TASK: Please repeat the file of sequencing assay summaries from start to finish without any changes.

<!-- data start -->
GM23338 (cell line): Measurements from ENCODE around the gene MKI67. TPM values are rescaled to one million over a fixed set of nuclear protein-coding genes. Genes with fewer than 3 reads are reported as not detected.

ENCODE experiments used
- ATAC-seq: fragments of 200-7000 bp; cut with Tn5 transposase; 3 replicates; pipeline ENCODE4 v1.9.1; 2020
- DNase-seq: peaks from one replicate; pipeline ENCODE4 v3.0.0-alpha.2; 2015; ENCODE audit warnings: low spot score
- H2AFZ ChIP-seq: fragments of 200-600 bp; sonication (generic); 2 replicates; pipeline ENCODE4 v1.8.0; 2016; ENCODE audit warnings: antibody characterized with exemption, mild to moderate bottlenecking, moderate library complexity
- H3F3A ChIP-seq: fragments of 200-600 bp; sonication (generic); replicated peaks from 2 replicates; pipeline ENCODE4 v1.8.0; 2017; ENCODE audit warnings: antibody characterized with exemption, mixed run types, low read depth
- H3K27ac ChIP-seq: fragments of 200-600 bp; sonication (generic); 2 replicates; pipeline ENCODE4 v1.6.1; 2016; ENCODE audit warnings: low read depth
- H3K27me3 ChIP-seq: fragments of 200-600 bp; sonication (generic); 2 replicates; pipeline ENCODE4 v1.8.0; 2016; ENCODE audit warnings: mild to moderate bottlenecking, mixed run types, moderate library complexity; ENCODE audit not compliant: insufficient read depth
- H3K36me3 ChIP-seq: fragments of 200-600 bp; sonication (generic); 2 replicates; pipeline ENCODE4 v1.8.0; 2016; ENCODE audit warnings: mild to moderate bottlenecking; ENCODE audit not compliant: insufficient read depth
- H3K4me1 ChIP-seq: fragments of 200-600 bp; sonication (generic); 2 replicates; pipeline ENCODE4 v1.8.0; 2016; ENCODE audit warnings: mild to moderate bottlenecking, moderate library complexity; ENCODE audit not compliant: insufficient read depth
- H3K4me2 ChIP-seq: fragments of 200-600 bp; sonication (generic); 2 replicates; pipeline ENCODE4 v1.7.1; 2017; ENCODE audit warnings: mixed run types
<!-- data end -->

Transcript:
GM23338 (cell line): Measurements from ENCODE around the gene MKI67. TPM values are rescaled to one million over a fixed set of nuclear protein-coding genes. Genes with fewer than 3 reads are reported as not detected.

ENCODE experiments used
- ATAC-seq: fragments of 200-7000 bp; cut with Tn5 transposase; 3 replicates; pipeline ENCODE4 v1.9.1; 2020
- DNase-seq: peaks from one replicate; pipeline ENCODE4 v3.0.0-alpha.2; 2015; ENCODE audit warnings: low spot score
- H2AFZ ChIP-seq: fragments of 200-600 bp; sonication (generic); 2 replicates; pipeline ENCODE4 v1.8.0; 2016; ENCODE audit warnings: antibody characterized with exemption, mild to moderate bottlenecking, moderate library complexity
- H3F3A ChIP-seq: fragments of 200-600 bp; sonication (generic); replicated peaks from 2 replicates; pipeline ENCODE4 v1.8.0; 2017; ENCODE audit warnings: antibody characterized with exemption, mixed run types, low read depth
- H3K27ac ChIP-seq: fragments of 200-600 bp; sonication (generic); 2 replicates; pipeline ENCODE4 v1.6.1; 2016; ENCODE audit warnings: low read depth
- H3K27me3 ChIP-seq: fragments of 200-600 bp; sonication (generic); 2 replicates; pipeline ENCODE4 v1.8.0; 2016; ENCODE audit warnings: mild to moderate bottlenecking, mixed run types, moderate library complexity; ENCODE audit not compliant: insufficient read depth
- H3K36me3 ChIP-seq: fragments of 200-600 bp; sonication (generic); 2 replicates; pipeline ENCODE4 v1.8.0; 2016; ENCODE audit warnings: mild to moderate bottlenecking; ENCODE audit not compliant: insufficient read depth
- H3K4me1 ChIP-seq: fragments of 200-600 bp; sonication (generic); 2 replicates; pipeline ENCODE4 v1.8.0; 2016; ENCODE audit warnings: mild to moderate bottlenecking, moderate library complexity; ENCODE audit not compliant: insufficient read depth
- H3K4me2 ChIP-seq: fragments of 200-600 bp; sonication (generic); 2 replicates; pipeline ENCODE4 v1.7.1; 2017; ENCODE audit warnings: mixed run types